“Thailand? You went to Thailand?”
And so begins any conversation about Taiwan. Many expatriates will tell you the confusion between Thailand and Taiwan is common. I mean, they sound the same. And isn’t Taiwan in China? Why go there and not Japan, Thailand, Laos, (insert favorite Asian country)?
After two years living in Taoyuan, Taiwan, I can tell you: there is every reason to make your next stop Taiwan. Forget Thailand, forget Laos. Come to the rolling hills of bamboo, the marble mountains, the people welcoming you at every turn. And, of course, these five gems.
1. Mei r mei, the beautiful breakfast shop serving Dan Bing
The greatest gift that Taiwan has given to man is the dedicated-to-breakfast restaurant serving simple dishes to the bleary-eyed, hungover English teachers. Of these restaurants, Mei r Mei was the most ubiquitous and wonderful with its small boxes of treats and kittens stamped on every cup. And of all the dishes served, Dan Bing took the cake.
How can something so simple be so wonderful? Picture a thin-bread pancake wrapped around egg, perhaps with ham and cheese, sliced to bite-sized little pockets of goodness. It’s so simple; it’s hard to explain the tear in my eye while thinking of its absence. No words can describe the glory of this sumptuous dish. It must be tasted.
Dan Bing, I miss you.
2. The party and the festival: Spring Scream and Chinese New Year
There is nothing quite like a fireworks display during the week of Chinese New Year in Taiwan: weeks of pyrotechnics, thunder at 3 a.m., skies filled with explosions illegal in most of the 50 United States. Go to any barren field in Taiwan and a group of kids or adults returning from the night market are lighting off payloads with the potential to blow out your eardrums and windows.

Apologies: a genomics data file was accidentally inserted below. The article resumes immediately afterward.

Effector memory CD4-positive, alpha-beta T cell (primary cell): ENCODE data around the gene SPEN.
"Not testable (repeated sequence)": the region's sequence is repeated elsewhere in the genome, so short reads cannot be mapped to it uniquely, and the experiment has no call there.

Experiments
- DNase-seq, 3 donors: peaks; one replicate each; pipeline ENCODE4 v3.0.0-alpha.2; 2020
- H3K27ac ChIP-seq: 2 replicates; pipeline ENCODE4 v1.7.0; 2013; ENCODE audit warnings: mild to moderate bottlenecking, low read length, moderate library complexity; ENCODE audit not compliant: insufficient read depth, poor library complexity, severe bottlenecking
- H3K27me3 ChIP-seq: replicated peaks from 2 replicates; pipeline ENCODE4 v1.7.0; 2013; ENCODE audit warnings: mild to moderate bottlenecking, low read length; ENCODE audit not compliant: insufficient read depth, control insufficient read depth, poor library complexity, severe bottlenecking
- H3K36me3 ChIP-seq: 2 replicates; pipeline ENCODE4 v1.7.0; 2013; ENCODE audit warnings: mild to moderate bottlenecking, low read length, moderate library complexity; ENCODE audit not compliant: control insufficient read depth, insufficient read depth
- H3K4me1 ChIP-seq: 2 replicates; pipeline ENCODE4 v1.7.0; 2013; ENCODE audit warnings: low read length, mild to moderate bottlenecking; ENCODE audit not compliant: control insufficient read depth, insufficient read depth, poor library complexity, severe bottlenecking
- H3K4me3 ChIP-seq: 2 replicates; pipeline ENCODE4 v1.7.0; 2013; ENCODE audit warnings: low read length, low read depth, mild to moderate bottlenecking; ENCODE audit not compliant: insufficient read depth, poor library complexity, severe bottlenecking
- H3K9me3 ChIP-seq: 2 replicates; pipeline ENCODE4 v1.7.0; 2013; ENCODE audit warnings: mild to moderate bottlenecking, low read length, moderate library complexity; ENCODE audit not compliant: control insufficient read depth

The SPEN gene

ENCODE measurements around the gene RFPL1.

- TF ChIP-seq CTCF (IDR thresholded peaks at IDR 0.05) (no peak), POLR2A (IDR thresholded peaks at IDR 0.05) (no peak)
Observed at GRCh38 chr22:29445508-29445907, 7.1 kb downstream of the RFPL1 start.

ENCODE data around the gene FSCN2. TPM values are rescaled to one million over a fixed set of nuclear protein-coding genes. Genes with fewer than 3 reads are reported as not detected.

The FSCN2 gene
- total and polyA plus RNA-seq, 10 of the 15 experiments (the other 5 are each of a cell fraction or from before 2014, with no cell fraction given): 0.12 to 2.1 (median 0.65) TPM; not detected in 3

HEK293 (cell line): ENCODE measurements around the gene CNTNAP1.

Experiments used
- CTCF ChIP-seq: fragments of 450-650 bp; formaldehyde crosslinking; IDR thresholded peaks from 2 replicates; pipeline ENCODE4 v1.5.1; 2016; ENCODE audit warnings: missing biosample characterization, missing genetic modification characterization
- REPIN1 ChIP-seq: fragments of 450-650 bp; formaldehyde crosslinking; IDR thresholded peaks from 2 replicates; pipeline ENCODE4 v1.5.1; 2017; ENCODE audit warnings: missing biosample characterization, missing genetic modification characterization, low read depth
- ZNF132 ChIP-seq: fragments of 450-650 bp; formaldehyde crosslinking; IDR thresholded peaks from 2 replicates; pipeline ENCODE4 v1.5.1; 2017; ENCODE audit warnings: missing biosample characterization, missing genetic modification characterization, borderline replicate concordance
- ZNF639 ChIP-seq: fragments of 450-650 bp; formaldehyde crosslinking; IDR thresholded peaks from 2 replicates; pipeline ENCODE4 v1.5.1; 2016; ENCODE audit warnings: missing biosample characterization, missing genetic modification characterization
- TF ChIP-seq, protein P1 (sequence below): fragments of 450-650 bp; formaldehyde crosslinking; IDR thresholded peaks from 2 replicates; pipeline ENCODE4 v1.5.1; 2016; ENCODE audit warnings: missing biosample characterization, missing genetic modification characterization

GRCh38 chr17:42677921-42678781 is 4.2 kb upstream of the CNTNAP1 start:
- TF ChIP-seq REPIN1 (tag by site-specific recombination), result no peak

The most intense display comes at a little-known music festival, Spring Scream, held on the very southern tip of Taiwan. For three days, the young, old, poor, and rich come together to celebrate bad punk music, drink on the beach, and watch the skies fill with thousands of dollars worth of fireworks. Skip the music, and watch your step (third-degree burns are common), but stay for one of the most impressive displays of light and fire you’ll ever see in your life. It’s something that must be seen to be believed.
3. Teaching, and learning, English.
For the traveller who intends to stay a bit longer, the most common route towards employment is to teach in Taiwan. The cost-of-living-to-wage ratio is the best in Asia, and English jobs are plentiful. Teachers often get jobs working nights, instructing students who have already had a full day of school. These students can be, and often are, tired, cranky, and emotional.
Still, despite the drama, these students work harder than anyone you will ever meet. They will inspire diligence, care, and work ethic in you. They will inspire a love for a language you thought you knew, only to learn it again in their interpretations and the struggles to help them understand everything from the names of fruits to the past-future-subjunctive.
4. Sheep, mountains, and hot springs: the nature of Taiwan
Taiwan holds an impressive amount of biodiversity for such a small land mass. For the sheep-lover, there is the famous farm in Nantou that offers petting and sheep shows. The famous rolling marble cliffs in Taroko Gorge promise a treacherous scooter ride around winding and washed out trails in exchange for the most beautiful views you’ll see in your entire life.
Then there are the natural hot spring baths peppered around the country and even piped into hotel rooms. Hot spring baths often come with their own brand of excitement, allowing individuals to sit and have tiny fish nibble on their feet. This effervescent experience feels a bit like sticking your feet into a pond full of 7-Up.
5. The locals and the foreigners
Never will you feel more accepted than when you land and meet your first local in Taiwan. Everyone in the country seems to want to practice English with you, treat you to a hot pot, or show you their favorite night market. Consider offering your English up for a language exchange on a site like taiwanenglish.com or tealit.com while you’re there, which generally consists of a thirty minute sit-down with a local where you can practice Chinese and they can practice English. You may not learn a ton, but you’ll have a great time.
Beyond the locals, you’re bound to meet some of the strangest, most fun foreigners you’ve encountered before. Taiwan seems to be a magnet for Canadians and Australians who have crazy schemes cooked up at every turn. Go with them, and see where they take you. Be sure to stay hydrated. Be ready for anything.
Pack your bags.
Do it now. Get out of your comfort zone, and ignore those silly folks who didn’t know that there’s more to Asia than Thailand. You’re going to Taiwan.